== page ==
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Unbiased approximations of products of expectations

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SINW01 - Scalable statistical inference

I will describe recent work with Simone Tiberi (Zurich) and Giacomo Zanella (Bocconi), on the unbiased approximation of a product of n expectations. Such products arise, e.g., as values of the likelihood function in latent variable models, and unbiased approximations can be used in a pseudo-marginal Markov chain to facilitate inference. A straightforward, standard approach consists of approximating each term using an independent average of M i.i.d. random variables and taking the product of these approximations. While simple, this typically requires M to be O(n) so that the total number of random variables required is N = Mn = O(n^2) in order to control the relative variance of the approximation. Using all N random variables to approximate each expectation is less wasteful when producing them is costly, but produces a biased approximation. We propose an alternative to these two approximations that uses most of the N samples to approximate each expectation in such a way that the estimate of the product of expectations is unbiased. We analyze the variance of this approximation and show that it can result in N = O(n) being sufficient for the relative variance to be controlled as n increases. In situations where the cost of simulations dominates overall computational time, and fixing the relative variance, the proposed approximation is almost n times faster than the standard approach to compute.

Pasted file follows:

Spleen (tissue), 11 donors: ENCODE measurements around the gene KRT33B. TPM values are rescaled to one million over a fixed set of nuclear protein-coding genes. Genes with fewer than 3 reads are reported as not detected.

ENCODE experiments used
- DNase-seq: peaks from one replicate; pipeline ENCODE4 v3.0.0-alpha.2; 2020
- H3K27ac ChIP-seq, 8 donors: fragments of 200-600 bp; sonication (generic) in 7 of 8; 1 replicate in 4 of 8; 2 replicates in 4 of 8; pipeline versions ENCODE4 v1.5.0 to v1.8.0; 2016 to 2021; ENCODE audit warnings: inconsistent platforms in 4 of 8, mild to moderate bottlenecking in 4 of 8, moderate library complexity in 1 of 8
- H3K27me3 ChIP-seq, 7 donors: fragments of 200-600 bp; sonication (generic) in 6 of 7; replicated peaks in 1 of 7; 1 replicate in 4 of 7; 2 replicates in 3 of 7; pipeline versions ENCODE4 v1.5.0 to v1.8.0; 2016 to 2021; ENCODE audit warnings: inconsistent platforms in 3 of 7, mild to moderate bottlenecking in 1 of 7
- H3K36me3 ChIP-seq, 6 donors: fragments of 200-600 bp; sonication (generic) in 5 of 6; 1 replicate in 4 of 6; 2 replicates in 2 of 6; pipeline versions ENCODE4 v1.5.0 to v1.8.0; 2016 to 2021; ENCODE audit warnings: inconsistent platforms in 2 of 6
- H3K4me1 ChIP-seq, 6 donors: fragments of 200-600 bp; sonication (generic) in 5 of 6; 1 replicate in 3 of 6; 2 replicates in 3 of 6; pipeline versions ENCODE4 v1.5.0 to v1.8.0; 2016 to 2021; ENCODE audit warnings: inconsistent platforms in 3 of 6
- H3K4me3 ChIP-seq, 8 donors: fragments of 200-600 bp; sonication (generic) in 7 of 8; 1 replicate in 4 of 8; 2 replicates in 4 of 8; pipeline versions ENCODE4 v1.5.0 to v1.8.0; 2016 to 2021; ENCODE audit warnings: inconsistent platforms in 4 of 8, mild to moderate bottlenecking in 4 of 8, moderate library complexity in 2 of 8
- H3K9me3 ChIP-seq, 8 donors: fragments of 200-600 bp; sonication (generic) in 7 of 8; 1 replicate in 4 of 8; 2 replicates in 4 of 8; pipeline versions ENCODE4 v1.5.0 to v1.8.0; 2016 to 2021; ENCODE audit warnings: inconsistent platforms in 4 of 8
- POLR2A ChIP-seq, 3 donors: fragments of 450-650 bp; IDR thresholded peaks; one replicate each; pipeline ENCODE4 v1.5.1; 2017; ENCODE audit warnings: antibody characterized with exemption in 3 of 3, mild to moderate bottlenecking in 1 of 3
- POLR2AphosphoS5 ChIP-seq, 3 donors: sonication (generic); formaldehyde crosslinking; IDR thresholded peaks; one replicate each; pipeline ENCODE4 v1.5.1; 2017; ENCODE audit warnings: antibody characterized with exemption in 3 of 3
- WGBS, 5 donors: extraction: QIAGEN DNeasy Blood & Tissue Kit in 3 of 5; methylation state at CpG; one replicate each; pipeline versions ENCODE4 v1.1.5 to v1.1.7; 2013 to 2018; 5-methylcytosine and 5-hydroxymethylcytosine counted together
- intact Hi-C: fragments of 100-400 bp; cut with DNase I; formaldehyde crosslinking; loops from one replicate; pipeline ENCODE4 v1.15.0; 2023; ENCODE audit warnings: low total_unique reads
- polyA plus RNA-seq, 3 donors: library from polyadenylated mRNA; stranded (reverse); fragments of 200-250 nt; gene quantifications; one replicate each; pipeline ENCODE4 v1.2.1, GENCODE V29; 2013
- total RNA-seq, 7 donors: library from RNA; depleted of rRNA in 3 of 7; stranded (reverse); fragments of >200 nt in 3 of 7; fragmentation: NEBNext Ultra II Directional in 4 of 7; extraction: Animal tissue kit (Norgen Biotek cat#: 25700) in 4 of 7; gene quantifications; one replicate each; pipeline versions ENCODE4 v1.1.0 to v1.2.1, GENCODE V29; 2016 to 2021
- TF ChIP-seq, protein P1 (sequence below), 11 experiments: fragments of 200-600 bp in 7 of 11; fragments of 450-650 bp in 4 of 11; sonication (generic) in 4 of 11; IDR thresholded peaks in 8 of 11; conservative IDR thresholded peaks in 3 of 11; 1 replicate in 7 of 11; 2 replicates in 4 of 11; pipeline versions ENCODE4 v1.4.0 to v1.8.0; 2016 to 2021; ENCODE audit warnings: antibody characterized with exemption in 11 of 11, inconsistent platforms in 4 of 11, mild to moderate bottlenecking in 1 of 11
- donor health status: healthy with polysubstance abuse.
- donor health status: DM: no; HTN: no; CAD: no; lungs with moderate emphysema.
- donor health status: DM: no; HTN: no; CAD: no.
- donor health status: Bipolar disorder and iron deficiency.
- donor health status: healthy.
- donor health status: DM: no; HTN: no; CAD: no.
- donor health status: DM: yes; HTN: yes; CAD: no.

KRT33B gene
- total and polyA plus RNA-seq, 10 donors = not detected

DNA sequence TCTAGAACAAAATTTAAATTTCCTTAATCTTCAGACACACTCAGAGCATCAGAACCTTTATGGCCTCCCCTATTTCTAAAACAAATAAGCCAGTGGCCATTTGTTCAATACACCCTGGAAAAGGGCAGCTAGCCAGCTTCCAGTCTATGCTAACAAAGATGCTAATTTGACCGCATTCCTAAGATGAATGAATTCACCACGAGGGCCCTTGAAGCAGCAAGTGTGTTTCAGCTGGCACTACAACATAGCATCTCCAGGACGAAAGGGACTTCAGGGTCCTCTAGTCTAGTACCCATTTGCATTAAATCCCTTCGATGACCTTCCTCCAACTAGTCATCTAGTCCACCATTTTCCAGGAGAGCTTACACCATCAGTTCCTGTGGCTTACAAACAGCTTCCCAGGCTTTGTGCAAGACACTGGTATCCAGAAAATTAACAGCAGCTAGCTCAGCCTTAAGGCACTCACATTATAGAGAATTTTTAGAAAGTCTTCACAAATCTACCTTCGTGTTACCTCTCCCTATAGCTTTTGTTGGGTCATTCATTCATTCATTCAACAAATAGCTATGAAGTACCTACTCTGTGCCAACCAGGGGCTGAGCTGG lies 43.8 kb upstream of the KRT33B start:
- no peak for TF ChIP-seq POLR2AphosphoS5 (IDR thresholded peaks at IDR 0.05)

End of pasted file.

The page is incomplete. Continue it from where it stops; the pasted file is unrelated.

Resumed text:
This talk is part of the Isaac Newton Institute Seminar Series series.

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